Friday, November 20, 2015

Every new feature comes with a cost. (Shlomo Benartzi)

One of my favorite bugaboos is something I like to call “additive design.” This is where your original design – whether for a website, an app, some software, or whatever – starts out nice and clean and simple.  Gradually, however, things get added to it, and added to it, and added to it … until it falls apart.

Now, this can happen after rollout … or before. For the former, this is just a typical evolution over time. There are new features, or new content, or new audiences, and those need to be addressed somehow.  Unless the possibility of additions like these were considered beforehand – i.e., unless you sought to make your design scalable from the get-go – these things will tend to just get tacked on, oftentimes rather willy-nilly.

Something similar can also happen before the product even sees the light of day as well. In this case, though, it’s usually a failure on the design team to prioritize, or to push back, or to keep the big picture in mind.

Now, what really gets me about this sort of thing is the fact that only rarely do people ever even bat an eye when it come to this stuff. In particular, no one ever seems to wonder if, by adding whatever-it-happens-to-be, there would be any particular effect on what’s already out there, or on the user’s overall experience.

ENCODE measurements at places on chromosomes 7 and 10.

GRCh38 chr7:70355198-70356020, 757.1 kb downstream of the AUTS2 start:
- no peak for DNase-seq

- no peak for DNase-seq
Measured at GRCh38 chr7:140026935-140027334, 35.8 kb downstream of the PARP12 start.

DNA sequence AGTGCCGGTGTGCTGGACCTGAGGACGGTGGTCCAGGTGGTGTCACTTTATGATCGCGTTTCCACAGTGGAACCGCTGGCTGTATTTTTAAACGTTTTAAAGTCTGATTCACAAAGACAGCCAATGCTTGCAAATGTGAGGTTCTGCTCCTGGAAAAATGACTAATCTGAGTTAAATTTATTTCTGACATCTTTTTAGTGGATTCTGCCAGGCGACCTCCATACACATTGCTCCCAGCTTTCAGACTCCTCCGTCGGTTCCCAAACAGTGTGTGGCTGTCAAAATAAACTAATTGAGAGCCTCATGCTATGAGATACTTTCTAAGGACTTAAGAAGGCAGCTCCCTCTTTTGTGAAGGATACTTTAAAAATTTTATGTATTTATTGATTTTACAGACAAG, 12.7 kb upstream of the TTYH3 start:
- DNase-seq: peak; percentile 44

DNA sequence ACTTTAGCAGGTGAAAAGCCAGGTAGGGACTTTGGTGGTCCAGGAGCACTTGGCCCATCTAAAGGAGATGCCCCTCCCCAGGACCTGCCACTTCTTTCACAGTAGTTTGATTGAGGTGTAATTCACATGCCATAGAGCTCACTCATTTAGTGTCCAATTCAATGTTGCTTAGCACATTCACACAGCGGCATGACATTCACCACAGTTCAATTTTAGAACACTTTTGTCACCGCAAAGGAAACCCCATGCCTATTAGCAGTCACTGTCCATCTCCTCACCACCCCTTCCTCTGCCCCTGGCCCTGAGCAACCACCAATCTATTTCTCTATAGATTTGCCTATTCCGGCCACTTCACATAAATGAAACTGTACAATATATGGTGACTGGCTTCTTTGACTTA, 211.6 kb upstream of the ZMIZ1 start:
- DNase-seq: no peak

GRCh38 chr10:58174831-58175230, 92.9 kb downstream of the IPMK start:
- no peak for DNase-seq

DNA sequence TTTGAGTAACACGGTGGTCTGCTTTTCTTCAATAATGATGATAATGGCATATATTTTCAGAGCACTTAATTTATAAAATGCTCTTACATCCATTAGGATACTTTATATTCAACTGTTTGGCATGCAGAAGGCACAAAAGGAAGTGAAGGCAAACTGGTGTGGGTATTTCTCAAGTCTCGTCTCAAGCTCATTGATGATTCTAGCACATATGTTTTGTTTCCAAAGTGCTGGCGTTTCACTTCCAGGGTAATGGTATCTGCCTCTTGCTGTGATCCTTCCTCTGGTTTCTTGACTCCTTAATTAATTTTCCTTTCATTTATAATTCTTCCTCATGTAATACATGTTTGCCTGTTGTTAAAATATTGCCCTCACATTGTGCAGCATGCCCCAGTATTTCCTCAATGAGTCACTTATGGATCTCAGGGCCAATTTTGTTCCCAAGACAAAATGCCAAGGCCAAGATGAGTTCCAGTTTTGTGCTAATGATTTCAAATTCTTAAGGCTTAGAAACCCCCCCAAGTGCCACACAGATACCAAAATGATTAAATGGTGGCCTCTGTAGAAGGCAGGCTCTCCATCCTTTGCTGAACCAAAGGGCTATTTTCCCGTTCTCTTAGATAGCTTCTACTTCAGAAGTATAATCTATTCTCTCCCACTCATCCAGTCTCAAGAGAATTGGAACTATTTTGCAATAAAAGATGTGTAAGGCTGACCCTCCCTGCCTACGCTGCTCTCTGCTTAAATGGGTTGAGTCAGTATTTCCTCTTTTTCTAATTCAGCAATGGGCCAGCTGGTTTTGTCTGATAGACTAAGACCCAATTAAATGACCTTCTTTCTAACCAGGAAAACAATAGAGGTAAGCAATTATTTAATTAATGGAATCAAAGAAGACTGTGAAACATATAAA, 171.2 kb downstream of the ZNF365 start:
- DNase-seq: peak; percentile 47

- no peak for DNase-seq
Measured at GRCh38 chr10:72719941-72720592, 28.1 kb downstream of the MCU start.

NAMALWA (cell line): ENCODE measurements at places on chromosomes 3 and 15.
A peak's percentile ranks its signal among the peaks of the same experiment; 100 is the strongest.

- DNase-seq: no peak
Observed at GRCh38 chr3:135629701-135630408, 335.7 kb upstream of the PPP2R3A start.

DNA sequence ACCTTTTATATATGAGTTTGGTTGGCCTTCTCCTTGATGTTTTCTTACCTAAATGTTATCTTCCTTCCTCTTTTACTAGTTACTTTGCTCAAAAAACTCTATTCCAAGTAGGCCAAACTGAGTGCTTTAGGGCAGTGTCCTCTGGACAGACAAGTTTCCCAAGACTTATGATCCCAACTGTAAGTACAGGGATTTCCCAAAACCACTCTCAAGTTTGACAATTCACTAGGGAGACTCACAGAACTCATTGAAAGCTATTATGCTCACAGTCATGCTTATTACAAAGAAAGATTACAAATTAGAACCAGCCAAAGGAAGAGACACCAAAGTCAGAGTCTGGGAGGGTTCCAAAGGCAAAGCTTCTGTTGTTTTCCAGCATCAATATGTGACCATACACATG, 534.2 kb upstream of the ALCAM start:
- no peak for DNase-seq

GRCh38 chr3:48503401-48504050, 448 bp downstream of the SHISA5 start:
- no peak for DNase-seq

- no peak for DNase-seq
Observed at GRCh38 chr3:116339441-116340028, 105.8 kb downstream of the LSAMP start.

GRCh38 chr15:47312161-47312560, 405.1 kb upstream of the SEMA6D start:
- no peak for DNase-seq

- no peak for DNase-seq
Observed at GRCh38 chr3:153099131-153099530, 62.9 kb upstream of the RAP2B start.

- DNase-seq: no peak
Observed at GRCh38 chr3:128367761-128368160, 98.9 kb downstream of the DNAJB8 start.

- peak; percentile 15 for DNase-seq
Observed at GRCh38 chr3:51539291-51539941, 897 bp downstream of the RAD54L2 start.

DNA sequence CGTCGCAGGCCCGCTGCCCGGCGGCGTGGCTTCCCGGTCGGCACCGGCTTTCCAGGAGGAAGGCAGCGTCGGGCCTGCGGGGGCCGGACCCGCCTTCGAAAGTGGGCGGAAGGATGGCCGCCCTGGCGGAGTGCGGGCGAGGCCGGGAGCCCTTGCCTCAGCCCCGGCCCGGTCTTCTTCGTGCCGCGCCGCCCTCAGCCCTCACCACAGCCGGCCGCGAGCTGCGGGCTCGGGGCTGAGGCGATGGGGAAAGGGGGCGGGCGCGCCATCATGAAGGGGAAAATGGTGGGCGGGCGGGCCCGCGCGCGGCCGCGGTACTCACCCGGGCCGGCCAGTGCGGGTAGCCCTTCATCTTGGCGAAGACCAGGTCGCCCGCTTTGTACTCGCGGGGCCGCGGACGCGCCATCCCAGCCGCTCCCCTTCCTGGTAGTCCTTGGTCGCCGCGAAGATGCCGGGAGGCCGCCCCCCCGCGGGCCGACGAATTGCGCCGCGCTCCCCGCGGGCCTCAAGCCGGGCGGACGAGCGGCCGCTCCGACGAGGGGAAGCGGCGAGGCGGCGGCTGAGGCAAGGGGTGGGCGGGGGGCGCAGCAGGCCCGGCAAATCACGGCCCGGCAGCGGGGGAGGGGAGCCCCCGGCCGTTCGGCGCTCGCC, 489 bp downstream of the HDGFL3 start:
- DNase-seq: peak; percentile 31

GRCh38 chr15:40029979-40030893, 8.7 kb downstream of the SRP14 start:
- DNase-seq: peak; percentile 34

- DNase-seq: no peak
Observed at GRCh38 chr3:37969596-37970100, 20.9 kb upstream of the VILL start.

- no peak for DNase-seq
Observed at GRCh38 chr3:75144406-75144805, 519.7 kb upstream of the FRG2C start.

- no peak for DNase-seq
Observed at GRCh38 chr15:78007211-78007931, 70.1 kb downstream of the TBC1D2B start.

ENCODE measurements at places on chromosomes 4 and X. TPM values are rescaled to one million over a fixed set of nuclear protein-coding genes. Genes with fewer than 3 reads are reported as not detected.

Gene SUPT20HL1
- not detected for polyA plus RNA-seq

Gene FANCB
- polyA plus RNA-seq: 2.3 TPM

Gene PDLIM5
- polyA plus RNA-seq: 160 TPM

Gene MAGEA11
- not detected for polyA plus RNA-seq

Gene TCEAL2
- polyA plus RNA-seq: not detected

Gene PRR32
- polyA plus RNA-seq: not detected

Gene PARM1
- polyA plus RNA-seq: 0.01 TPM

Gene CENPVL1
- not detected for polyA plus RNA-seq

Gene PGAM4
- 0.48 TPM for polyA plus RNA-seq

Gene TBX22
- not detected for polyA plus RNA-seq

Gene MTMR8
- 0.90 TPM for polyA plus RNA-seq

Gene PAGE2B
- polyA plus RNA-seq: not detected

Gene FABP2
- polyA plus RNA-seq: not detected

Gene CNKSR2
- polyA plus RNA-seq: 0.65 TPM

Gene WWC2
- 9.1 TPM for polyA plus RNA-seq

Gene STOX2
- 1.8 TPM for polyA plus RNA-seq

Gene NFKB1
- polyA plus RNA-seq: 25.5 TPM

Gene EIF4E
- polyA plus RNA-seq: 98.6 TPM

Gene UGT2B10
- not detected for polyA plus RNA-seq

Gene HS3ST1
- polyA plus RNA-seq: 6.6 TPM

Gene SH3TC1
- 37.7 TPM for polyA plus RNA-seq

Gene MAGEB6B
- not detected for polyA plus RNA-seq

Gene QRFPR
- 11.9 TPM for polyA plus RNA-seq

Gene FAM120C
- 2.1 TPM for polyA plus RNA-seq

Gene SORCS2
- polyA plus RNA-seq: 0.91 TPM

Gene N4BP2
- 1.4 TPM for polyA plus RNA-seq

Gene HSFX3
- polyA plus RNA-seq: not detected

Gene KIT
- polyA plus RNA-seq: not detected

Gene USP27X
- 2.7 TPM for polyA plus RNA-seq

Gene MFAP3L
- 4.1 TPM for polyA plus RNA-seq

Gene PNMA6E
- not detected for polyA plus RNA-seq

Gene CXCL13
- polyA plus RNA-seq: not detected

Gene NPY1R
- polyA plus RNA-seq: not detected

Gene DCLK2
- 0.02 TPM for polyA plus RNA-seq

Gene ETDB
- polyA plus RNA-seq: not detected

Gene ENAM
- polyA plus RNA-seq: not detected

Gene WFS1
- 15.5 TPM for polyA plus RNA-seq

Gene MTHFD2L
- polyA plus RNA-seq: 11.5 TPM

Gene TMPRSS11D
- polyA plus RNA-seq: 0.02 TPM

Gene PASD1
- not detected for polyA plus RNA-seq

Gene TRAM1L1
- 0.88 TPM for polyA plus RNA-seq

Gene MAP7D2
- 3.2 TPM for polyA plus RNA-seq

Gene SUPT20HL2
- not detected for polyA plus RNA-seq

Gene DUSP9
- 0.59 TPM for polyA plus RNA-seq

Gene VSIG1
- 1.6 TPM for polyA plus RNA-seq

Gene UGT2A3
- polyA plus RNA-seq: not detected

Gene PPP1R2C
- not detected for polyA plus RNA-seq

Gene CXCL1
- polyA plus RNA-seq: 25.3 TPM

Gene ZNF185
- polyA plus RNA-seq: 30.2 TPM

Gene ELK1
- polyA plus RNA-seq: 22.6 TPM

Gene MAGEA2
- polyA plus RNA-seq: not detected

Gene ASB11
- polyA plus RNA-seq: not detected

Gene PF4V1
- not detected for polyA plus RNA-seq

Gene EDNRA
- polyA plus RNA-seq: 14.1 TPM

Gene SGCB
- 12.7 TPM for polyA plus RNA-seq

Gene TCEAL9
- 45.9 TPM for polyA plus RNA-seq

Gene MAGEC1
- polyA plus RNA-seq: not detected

And it’s not just the gestalt of the thing. As an example, edge cases often come up in reviews (from legal, risk, compliance, IT, QA …). Now, that’s a topic in itself, but what the typical solution is is often to add some help, or put in an extra radio button, or throw in a link, or add another option to the menu.

And what that can lead to is a screen that was formerly nice and simple and easy to process becoming one that is just a big jumble. I realize the team’s heart is in the right place, but they just don’t realize that all that “help” might come as a cost. Perfect example of unintended consequences.

To be a little concrete here … I once worked on a project team that took a simple date field and turned it into 2 date fields, some instructions, and a help link. And all of that stuff was simply to address what might happen – i.e., edge cases. Sigh …

As usual, Nielsen Norman does a much better job of explaining this than I ever could. Check out their analysis of those new-fangled soda machines right here.

Shlomo's not really a usability guru, but does seem to have developed some appreciation for the field in his book The Smarter Screen